- “Mad Money” host Jim Cramer opines on activist investors using three distinct, high-profile cases currently underway on Wall Street.
- From Procter & Gamble to General Electric to Arconic, Cramer says that activist investing usually garners favorable results for shareholders.
- But not all proxy fights work out in the activists’ favor.
“This is very much a case-by-case thing,” the “Mad Money” host said. “There are some ‘scorched earth’ activists who seem to specialize in creating ill will and not much else. But you know what? I think those days are largely behind us, at least when it comes to smart activists who know what they’re doing.”
1. Procter & Gamble
Procter & Gamble’s shareholders voted against Peltz’s bid to join the board of directors of the consumer goods giant on Tuesday. The company declared victory before the vote was officially finalized. Peltz said it was a “dead heat.”
One of Cramer’s favorite companies, Procter & Gamble boasts leading household brands like Tide, Febreze and Gillette. Cramer said management seemed to have lost its way between 2010 and 2015, giving Peltz an opening to step in and push company-wide changes.
But then Procter & Gamble elected longtime employee David Taylor as chairman, president and CEO. Taylor started to cut costs and push research and development initiatives.
While Cramer said Taylor’s strategy hasn’t been perfect, it helped the company climb out of its five-year rut. But Peltz, backed by his firm, Trian Partners, insisted there was more to be done.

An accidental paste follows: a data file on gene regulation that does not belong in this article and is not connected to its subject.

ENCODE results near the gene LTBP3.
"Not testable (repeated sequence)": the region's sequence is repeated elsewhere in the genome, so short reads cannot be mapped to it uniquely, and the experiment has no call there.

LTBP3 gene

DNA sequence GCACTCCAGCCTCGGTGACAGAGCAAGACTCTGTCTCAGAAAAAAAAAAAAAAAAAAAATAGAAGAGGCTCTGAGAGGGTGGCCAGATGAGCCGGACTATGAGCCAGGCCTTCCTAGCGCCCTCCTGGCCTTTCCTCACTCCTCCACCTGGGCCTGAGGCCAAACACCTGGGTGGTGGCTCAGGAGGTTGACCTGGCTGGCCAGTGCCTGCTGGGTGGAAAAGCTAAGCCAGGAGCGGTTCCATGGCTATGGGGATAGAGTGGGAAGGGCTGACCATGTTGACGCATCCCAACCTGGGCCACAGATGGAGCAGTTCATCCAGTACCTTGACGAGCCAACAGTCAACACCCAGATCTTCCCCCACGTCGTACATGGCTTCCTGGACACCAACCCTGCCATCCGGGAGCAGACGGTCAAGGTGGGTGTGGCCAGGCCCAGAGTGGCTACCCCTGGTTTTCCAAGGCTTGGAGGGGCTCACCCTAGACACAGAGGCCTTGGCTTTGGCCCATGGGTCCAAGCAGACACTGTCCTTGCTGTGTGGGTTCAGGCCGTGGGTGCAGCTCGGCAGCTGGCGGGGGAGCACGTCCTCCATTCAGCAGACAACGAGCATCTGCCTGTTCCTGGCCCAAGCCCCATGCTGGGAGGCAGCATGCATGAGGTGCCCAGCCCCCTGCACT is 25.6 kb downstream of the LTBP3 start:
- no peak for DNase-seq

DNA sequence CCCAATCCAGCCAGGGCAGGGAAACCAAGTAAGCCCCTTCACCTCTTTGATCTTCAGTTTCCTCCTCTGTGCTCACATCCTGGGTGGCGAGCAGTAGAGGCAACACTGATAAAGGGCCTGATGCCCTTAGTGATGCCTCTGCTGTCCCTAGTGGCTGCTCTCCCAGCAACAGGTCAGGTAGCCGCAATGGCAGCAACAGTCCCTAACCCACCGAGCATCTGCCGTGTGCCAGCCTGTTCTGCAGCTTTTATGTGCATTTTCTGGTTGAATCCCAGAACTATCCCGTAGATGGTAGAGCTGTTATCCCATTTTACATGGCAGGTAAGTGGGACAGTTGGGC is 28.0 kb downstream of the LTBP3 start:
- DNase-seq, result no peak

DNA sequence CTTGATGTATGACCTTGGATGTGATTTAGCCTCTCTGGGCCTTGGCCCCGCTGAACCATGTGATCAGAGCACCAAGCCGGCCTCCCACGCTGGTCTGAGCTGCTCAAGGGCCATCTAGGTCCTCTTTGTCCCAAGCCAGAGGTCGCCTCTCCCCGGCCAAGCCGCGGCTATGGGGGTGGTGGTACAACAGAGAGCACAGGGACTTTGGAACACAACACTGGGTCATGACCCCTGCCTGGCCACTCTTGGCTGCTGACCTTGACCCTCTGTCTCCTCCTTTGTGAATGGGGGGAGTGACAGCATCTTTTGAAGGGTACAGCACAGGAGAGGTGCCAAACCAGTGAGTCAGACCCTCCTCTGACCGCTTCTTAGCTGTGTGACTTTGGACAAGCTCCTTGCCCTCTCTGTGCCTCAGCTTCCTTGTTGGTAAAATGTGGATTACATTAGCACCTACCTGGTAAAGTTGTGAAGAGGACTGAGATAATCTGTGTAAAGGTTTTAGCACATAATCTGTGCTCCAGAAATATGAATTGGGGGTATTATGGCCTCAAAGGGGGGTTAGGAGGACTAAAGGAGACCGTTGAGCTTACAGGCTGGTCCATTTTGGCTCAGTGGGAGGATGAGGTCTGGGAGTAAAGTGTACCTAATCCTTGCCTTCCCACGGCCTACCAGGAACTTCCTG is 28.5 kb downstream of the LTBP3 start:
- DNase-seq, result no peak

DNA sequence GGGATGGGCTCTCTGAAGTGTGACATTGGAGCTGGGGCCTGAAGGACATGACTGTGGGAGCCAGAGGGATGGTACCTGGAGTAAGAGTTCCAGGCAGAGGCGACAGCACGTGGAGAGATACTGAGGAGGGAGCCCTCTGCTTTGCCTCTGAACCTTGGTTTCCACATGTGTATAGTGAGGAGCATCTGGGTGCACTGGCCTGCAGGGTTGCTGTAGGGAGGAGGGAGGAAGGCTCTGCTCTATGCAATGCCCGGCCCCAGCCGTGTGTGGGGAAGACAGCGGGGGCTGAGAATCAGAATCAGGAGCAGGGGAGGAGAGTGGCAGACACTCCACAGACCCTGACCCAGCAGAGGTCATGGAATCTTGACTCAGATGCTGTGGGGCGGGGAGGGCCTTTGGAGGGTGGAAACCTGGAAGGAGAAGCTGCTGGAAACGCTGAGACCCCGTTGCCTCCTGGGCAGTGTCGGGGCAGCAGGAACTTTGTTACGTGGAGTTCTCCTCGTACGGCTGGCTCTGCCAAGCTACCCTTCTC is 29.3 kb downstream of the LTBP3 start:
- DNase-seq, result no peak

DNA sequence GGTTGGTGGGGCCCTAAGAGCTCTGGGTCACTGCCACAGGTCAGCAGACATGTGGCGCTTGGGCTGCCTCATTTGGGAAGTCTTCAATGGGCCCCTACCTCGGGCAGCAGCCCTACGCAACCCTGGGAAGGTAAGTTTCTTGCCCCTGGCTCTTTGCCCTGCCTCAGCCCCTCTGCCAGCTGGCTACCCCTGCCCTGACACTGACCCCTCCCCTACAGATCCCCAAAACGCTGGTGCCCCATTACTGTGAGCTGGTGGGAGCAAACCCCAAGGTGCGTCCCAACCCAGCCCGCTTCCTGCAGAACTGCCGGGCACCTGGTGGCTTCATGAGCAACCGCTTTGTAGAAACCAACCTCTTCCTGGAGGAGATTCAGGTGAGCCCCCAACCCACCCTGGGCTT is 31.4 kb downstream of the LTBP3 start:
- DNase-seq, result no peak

In a 94-page white paper, Peltz publicly called for more accountability among Procter & Gamble’s executives and more brand initiatives, requesting a seat on the company’s board.
Procter & Gamble pushed back, taking aim at Peltz’s tenure at other consumer goods companies. Taylor called Peltz’s proposals “very dangerous” for the company in the short and long term, adding that management had already made many of Peltz’s suggested changes.
Still, Procter & Gamble’s stock stayed intact, an effect Cramer attributed to the heat of the proxy battle. As shares declined in the wake of the vote, Cramer surmised that they would have been rising had Peltz won.
“All that said, the biggest winners here [are] you, the shareholders. Any spur from outside that creates more accountability is always going to be a good thing,” Cramer said. “I like that kind of challenge. I feel comfortable enough in my skin to have one, though obviously the board of directors didn’t. Still, they would’ve been better off with him than without him.”